Review by SXITH

"The Most Thrilling and Fear-Provoking Game Ever Conceived"

Whoever claimed the GameCube to be a kiddy’s toy, this review is dedicated to you. For you are mistaken, erroneous, and dead in the wrong. An all-new renovation has taken place with Capcom’s second greatest franchise (the first being Street Fighter). Titled Biohazard (truly a better name than the laughable “Resident Evil”) in Japan, the latest installment makes its way onto the Nintendo machine. And let me be among the first to say, this is probably the most thrilling and fear-provoking game ever conceived. Past attempts haven’t hit this mark of steep graphical horror nor haul up the sensation of numbing dread. Konami‘s Silent Hill 2, eat your heart out and whimper, Capcom’s Resident Evil has never felt or looked so gosh-darn spectacular. Don’t listen to those who believe that the GameCube’s version is merely a rehash of the PS1, half of the game is based on totally new areas, and not to mention even more explosive, edge-of-your-seat restlessness.

The initial thing players will react to (after noticing the graphical tour de force) is that those brainless, sauntering zombies past games expounded are gone. Replacing them are deadlier packs who hound your tail in a startling game of cat and mouse. Crammed with smarter AI, a host of zombie fiends make an appearance. Such menaces are the ones with elongated claws that cleave wind and flesh, chasing the player down hallways. RE’s arsenal of the undead just don’t know when to quit either. Not only frighteningly grotesque, the undead are relentless, no longer stopping in front of staircases, adding a deeper depth of suspense. Oh, and if you still assume that refuge is taken behind a door, think again, these zombies crash right through them and continue their chase for Jill‘s voluptuous. . .um, brain.

The combat and puzzle system work in much respect of its predecessors. Surely, Resident Evil fans will dive headfirst but find the surprise of all-new challenges. At the start, the player decides a role to choose, in this case Chris Redfield or Jill Valentine, and a difficulty level. Depending on the difficulty level, the game will not be as simple as before, however Redfield’s scenario is generally tougher. Jill’s less taxing scenario is just the icing on the cake, whereas Redfield’s scenario is plagued with an escalation of unforgiving fiends, reduced amounts of health and ammo, and strict puzzle advancement.

Players now have the access of 3 different control schemes. Because I easily adapted to the default control , I ignored the concept altogether. Also, a knife defense system, an inventive tactic, has been implemented onto the game. It works when a zombie gets a hold on the player, then mechanically Chris or Jill will thrust the zombie’s attack off with his or her knife, and stab it directly in its skull. This allows an opportunity for the player to break free before the zombie bars its teeth on some flesh. Like bullets, the knife defense can be exhausted and are collected all through the mansion. For those who like to conserve, the player may set it on manual mode. Quite an additional number of moves are whipped out, such as slipping a grenade in a zombie’s maw and watching its head detonate. Picturesque, indeed.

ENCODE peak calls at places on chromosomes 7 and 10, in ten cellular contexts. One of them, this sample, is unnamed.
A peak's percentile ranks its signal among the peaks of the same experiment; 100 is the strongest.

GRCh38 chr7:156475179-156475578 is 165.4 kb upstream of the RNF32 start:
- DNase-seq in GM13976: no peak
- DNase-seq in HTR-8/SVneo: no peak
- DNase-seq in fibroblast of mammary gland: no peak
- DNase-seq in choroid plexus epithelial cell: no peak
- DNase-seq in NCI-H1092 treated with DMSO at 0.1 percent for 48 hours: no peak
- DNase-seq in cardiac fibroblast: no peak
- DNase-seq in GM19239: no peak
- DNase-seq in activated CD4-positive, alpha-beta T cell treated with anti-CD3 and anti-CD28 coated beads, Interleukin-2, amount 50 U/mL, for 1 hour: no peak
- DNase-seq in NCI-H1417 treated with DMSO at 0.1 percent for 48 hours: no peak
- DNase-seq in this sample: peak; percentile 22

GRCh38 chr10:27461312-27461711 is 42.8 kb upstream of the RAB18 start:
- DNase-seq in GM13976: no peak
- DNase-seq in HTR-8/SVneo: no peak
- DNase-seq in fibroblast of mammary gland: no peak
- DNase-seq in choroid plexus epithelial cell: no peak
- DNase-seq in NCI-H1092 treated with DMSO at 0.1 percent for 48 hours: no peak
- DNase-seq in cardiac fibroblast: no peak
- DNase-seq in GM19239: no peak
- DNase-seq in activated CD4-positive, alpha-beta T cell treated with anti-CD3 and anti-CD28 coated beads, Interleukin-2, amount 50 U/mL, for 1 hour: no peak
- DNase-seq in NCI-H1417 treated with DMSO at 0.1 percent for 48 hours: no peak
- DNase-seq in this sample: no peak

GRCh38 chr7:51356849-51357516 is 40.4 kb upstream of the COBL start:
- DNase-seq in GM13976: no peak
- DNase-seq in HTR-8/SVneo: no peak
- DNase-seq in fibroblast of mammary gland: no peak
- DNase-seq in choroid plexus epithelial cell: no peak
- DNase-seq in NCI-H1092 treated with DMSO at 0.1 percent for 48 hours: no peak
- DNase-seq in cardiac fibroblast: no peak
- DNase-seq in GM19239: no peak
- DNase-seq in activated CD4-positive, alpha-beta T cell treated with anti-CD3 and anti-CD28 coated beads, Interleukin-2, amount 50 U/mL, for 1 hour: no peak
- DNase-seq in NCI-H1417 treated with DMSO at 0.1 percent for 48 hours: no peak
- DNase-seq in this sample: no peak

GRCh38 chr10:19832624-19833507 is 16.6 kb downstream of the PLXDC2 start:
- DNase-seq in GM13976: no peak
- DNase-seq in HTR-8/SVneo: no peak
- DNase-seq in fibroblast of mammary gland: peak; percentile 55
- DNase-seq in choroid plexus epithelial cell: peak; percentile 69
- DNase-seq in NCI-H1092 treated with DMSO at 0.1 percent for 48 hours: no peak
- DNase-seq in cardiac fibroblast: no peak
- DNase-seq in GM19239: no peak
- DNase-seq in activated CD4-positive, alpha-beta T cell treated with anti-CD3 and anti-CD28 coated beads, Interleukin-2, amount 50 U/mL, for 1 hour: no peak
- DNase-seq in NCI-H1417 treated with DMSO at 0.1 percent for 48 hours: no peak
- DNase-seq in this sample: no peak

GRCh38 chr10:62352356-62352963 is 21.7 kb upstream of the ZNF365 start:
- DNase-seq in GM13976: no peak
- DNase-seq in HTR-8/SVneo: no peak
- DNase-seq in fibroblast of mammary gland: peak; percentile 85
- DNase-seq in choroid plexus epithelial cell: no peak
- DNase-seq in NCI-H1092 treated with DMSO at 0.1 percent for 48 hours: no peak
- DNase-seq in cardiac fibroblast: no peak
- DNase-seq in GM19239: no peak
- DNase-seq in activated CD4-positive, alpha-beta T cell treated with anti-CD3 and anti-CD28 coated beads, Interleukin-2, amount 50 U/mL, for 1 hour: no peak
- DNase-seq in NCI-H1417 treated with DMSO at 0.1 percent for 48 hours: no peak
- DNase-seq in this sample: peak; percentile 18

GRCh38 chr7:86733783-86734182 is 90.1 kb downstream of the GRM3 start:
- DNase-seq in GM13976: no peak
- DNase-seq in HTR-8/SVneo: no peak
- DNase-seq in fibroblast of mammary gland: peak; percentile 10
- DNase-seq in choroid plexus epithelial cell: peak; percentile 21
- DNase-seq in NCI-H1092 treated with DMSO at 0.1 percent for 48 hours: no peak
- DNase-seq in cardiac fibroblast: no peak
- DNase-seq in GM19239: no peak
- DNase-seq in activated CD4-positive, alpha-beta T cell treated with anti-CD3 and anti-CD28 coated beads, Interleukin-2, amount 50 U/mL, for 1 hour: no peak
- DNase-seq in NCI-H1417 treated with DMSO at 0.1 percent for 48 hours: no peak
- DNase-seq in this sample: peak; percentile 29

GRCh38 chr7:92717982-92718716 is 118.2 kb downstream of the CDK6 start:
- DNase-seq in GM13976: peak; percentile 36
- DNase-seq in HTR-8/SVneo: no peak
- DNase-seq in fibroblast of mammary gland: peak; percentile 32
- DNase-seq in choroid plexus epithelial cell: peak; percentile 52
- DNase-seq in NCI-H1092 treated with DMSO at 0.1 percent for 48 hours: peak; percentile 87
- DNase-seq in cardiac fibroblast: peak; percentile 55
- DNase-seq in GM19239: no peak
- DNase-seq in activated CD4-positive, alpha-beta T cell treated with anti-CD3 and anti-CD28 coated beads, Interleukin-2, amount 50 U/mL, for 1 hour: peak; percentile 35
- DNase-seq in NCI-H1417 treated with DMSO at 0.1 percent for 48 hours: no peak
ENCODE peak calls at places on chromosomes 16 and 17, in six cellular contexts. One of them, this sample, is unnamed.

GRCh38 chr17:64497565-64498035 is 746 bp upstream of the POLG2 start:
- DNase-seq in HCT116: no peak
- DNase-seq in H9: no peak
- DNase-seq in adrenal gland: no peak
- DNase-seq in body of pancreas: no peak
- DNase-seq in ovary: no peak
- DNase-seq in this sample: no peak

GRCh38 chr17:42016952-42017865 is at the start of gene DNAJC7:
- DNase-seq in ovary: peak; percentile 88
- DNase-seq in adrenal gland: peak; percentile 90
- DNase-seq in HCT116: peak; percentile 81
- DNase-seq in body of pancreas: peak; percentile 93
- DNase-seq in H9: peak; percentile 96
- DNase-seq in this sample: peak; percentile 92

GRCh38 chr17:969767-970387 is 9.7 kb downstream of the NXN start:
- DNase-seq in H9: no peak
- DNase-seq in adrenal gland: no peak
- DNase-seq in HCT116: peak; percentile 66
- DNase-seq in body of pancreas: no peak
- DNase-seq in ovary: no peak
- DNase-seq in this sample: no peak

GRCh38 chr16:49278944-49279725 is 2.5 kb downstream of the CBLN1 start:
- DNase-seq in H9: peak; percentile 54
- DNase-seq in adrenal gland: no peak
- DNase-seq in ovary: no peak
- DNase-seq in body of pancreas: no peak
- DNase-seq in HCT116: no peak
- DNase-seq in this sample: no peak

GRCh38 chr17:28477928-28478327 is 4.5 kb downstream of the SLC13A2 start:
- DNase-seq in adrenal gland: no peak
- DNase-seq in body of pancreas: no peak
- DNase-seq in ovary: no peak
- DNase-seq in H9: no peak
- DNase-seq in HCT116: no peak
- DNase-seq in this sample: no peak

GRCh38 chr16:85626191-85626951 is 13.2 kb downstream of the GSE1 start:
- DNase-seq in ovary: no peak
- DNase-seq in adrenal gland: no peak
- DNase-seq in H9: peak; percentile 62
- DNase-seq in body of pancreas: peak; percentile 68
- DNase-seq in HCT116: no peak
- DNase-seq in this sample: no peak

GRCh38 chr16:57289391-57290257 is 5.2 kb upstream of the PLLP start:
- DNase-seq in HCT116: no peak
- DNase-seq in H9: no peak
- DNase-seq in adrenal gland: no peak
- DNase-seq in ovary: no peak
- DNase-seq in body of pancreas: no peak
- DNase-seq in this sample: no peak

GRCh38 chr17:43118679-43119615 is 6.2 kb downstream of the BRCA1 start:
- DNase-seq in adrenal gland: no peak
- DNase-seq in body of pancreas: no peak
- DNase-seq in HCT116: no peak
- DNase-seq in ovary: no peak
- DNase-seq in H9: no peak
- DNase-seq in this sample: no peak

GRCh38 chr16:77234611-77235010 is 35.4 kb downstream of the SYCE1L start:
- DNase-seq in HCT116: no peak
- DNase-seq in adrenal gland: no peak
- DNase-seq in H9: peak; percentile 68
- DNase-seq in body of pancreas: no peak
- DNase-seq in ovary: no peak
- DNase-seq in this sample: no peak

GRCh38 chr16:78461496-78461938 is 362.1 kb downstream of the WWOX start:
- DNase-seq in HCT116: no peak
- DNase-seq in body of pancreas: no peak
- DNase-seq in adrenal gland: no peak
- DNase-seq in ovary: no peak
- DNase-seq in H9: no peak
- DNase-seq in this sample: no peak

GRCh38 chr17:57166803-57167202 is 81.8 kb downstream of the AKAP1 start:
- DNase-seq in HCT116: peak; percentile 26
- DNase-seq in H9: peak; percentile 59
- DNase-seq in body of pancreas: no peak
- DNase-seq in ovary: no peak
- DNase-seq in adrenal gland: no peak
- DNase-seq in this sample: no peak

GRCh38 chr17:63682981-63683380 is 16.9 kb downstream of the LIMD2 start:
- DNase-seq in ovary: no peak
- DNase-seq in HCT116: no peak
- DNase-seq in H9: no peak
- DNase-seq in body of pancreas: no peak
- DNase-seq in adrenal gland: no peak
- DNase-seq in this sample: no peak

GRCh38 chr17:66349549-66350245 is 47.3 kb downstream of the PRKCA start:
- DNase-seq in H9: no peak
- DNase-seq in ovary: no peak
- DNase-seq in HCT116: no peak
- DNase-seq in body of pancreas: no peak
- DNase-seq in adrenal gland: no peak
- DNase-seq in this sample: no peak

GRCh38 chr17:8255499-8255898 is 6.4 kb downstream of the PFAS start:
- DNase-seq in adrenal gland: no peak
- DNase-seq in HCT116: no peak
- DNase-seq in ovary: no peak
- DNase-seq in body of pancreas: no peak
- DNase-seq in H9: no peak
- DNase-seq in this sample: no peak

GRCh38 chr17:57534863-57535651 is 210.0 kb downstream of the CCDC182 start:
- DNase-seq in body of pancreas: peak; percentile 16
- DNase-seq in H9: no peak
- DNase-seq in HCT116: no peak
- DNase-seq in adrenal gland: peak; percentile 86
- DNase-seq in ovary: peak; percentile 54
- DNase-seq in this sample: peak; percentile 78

Fastened with fresh lineups of innovation, Resident Evil swims in a whirlpool of excellence. While hard-hitting with obstacles every so direction, the game doesn’t go into a point of hopelessness. Such moments are when hordes of rushing undead, along with brand new creatures and bosses, come into the fray. Scare moments are back, and even more unsuspecting than ever. Currently in a time where the big screen has fails to make me crap in my pants, Resident Evil on the GameCube goes well beyond that and wins legendary status.

Kiss your senses goodbye and place a bib on your lap. The visuals will daze you, leave you drooling, and inflate your own personal wow factor into the heavens. This stuff is mind-blowing. I thought I seen it all when I sat through Episode II: Attack of the Clones's trailer , but this is proof that computer technology is boundless. Unbelievably detailed and decisive with every graphical effect, the atmospheric tone behind RE is gorgeously macabre. I have to admit, after playing the original RE, I zipped through the other offerings without a trace of fear. Bursting with GameCube muscle and a physically charged environment, this is a whole different story. All around, the surroundings actually work against you, playing tricks of illusion. Illumination from flickering candles or hanging light bulbs emit shadows and at times it’s hard to distinguish if the movement is simply nothing or a creature stirring all too near. Layers of rolling fog obscures insinuations of approaching fiends charging at you. Our favorite canines are back, quicker, and realistically crash into the environment when they miss the player. Detailed to the extreme, from the audio of guttural moans to masterfully designed backgrounds, the game’s aesthetic nature is seamlessly provocative. Originating from thousands of polygons, mixed with dazzling special effects, and just the right amount of gore, this is the best looking game in which all others of the genre will now be measured by.

I could ramble on and on about the spine-chilling venues, but I’ll leave that for you to ensue. Shinji Mikami, the man with the vision of Resident Evil dream, must be gloating right now. Of all the RE games released, this is probably what his vision truly was. Refining his skill from all prior games, he finally hones perfection in his franchise. In terms of audio, graphics, gameplay, but most importantly in scaring the soul outta’ gamers, RE gains pounds of its novel trademark. Mark my words, DO NOT MISS OUT on this masterpiece.


Reviewer's Score: 10/10 | Originally Posted: 03/30/02, Updated 03/30/02


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